Europe divided over robot ‘personhood’
“Should robots be allowed to marry?” The European Parliament proposed the creation of a specific legal status for ‘smart’ robots and the headlines went crazy. As fun as that all sounds, the proposition is more about business practicality than about science fiction ethics.
The article below from Politico explores this further.
While autonomous robots with humanlike, all-encompassing capabilities are still decades away, European lawmakers, legal experts and manufacturers are already locked in a high-stakes debate about their legal status: whether it’s these machines or human beings who should bear ultimate responsibility for their actions.
The battle goes back to a paragraph of text, buried deep in a European Parliament report from early 2017, which suggests that self-learning robots could be granted “electronic personalities.” Such a status could allow robots to be insured individually and be held liable for damages if they go rogue and start hurting people or damaging property.
Those pushing for such a legal change, including some manufacturers and their affiliates, say the proposal is common sense. Legal personhood would not make robots virtual people who can get married and benefit from human rights, they say; it would merely put them on par with corporations, which already have status as “legal persons,” and are treated as such by courts around the world.
But as robots and artificial intelligence become hot-button political issues on both sides of the Atlantic, MEP and vice chair of the European Parliament’s legal affairs committee, Mady Delvaux, and other proponents of legal changes face stiffening opposition. In a letter to the European Commission seen by POLITICO and expected to be unveiled Thursday, 156 artificial intelligence experts hailing from 14 European countries, including computer scientists, law professors and CEOs, warn that granting robots legal personhood would be “inappropriate” from a “legal and ethical perspective.”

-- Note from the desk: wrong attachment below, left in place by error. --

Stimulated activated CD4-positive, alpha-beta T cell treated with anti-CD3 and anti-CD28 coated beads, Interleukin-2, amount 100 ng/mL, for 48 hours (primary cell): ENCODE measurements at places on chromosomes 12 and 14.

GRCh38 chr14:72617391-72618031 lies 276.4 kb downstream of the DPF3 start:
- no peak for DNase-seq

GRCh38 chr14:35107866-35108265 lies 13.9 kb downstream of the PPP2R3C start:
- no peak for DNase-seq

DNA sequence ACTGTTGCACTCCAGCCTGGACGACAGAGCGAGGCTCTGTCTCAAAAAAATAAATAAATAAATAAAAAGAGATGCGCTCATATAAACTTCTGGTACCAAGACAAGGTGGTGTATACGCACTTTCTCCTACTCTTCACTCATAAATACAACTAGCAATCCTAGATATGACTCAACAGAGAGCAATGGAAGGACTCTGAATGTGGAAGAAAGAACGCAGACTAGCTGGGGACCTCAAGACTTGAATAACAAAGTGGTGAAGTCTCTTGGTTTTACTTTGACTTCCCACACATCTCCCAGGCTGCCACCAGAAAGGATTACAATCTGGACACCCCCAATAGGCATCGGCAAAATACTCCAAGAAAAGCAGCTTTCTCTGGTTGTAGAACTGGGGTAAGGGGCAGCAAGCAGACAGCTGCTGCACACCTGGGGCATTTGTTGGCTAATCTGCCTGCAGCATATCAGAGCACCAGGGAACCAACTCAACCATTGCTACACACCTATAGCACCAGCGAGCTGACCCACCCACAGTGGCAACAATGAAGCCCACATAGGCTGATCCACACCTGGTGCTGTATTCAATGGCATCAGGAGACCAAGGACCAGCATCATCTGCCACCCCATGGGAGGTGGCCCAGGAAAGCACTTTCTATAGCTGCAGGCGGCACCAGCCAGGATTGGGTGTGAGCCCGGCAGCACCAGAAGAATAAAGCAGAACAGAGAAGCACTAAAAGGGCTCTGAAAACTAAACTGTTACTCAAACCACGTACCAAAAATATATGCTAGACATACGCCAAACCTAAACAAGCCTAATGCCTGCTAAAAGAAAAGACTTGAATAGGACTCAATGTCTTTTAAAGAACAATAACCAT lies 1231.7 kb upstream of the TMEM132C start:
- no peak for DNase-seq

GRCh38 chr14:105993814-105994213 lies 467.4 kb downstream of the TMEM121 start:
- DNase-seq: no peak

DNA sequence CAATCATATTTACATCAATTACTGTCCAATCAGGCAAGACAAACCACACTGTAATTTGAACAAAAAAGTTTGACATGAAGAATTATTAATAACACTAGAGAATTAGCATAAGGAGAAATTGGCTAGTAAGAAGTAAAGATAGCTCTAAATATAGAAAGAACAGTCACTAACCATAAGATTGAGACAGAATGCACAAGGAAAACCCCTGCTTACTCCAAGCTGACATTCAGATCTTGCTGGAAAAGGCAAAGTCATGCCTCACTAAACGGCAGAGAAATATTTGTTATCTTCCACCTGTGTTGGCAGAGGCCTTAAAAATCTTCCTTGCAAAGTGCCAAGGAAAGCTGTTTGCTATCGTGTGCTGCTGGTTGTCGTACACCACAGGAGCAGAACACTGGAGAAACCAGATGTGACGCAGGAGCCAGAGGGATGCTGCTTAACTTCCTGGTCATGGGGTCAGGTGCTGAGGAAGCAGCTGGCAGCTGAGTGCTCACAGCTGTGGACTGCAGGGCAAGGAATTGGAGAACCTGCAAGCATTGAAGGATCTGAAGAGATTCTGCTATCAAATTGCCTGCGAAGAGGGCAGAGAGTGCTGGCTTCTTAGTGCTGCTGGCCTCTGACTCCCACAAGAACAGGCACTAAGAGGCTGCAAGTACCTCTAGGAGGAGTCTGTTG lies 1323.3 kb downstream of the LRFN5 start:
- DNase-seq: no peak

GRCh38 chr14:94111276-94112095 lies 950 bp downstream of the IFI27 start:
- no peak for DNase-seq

By seeking legal personhood for robots, manufacturers were merely trying to absolve themselves of responsibility for the actions of their machines — Noel Sharkey, emeritus professor of artificial intelligence and robotics at the University of Sheffield
The report from the Parliament’s legal affairs committee recommended the idea of giving robots “electronic personalities,” and could become a model for laws across Europe if turned into regulatory framework. Delvaux said that while she was not sure that legally defining robots as personalities was a good idea, she was “more and more convinced” that current legislation was insufficient to deal with complex issues surrounding liability and self-learning machines and that all options should be put on the table.
The AI experts behind the letter to the European Commission strongly disagree.
“By adopting legal personhood, we are going to erase the responsibility of manufacturers,” said Nathalie Navejans, a French law professor at the Université d’Artois, who was the driving force behind the letter.
Noel Sharkey, emeritus professor of artificial intelligence and robotics at the University of Sheffield, who also signed on, added that by seeking legal personhood for robots, manufacturers were merely trying to absolve themselves of responsibility for the actions of their machines.
“This [European Parliament position] was what I’d call a slimy way of manufacturers getting out of their responsibility,” he said.
‘Black box’ robots
As each side turns up the volume on its advocacy, one thing is clear: Money is pouring into the field of robotics, and the debate is set to turn louder.